Both groups were then treated for their disease according to the current standard approach, whereby disease modifying medications (DMARDs) were introduced in sequential order (including TNF blockers if required), with the aim being to achieve remission (a strategy termed treat to target).

What they found was the group receiving a high dose of Fish oil:

  • Required a shorter time to achieve a meaningful improvement in their disease control
  • Achieved a higher the rate of remission (according to the American College of Rheumatology criteria)
  • Had a lower failure rate to triple DMARD therapy, thereby requiring less use of TNF blockers
  • Required less use of NSAIDs

No differences though were found in overall disease activity, dose of Methotrexate or Prednisone used, or physical function.

The concern for an increased risk of bleeding was not found in their study, albeit I would remain cautious in prescribing Fish oil in those on blood thinning medications such as Warfarin or a combination of anti-platelet agents.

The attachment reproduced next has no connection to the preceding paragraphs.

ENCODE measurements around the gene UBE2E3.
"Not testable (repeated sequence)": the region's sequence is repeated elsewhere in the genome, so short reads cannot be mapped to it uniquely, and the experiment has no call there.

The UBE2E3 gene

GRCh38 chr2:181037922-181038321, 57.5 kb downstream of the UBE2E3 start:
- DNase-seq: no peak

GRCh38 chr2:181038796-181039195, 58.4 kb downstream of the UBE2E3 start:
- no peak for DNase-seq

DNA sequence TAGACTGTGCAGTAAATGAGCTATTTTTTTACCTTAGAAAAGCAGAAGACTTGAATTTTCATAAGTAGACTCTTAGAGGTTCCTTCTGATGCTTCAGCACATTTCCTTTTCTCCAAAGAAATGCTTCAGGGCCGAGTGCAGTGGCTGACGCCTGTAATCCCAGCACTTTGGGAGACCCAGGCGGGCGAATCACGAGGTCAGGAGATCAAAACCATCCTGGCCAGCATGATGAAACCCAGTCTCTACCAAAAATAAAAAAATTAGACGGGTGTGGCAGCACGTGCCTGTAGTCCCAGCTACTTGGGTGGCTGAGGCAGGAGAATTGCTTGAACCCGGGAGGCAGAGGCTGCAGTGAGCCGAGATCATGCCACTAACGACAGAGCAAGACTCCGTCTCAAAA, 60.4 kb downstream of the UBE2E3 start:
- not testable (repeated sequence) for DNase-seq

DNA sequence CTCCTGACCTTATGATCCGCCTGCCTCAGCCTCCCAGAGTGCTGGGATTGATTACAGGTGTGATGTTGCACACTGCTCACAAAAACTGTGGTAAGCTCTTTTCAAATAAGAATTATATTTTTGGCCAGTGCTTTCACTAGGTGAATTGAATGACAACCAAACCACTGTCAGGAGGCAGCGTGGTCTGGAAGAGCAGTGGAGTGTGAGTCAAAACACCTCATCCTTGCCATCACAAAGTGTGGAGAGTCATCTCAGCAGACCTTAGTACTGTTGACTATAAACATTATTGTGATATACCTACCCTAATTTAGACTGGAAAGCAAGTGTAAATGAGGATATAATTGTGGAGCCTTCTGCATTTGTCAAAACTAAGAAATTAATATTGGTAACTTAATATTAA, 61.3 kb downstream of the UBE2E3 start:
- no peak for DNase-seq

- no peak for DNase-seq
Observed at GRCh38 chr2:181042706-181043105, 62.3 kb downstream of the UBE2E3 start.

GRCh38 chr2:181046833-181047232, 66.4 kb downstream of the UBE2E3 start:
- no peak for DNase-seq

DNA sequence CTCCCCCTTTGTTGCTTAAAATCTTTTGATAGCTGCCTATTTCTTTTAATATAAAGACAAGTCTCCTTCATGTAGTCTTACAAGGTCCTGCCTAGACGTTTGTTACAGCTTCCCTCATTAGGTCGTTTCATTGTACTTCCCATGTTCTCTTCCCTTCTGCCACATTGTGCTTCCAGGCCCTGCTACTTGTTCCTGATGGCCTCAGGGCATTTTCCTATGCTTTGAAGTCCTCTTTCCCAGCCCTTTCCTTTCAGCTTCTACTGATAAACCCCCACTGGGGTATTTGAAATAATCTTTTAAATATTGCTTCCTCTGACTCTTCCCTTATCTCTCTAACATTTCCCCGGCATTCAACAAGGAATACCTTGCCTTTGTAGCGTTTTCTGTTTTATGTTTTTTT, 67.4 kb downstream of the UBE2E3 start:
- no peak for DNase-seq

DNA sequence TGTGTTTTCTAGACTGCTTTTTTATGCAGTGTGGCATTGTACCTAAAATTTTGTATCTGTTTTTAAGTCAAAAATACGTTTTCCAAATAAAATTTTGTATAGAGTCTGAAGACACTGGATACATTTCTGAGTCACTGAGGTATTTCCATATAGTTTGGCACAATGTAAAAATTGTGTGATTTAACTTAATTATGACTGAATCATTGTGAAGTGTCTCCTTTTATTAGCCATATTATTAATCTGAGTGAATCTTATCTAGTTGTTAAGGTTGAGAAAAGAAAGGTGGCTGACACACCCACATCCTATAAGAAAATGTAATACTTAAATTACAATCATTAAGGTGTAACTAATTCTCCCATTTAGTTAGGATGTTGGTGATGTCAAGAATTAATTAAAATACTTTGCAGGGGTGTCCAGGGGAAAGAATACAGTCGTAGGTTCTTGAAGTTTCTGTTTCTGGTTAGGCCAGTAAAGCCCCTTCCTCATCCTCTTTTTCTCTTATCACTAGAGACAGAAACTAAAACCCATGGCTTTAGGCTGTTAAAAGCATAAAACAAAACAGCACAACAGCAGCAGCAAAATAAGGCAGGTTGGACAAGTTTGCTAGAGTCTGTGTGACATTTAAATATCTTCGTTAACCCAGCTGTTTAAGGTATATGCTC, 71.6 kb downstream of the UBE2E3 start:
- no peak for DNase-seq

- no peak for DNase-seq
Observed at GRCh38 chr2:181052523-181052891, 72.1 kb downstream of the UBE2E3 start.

In conclusion, it would appear that there are indeed benefits to be gained with the use of high dose Fish oil as an adjunct to the current approach of treating Rheumatoid arthritis.

I would encourage you to read the article in full, which can be found in the Annals of Rheumatic Diseases (reference given below).

Whilst I am already in the habit of suggesting my patients take Fish oil, these results strengthen my conviction in this recommendation and remind me to ensure they are taking a sufficient amount.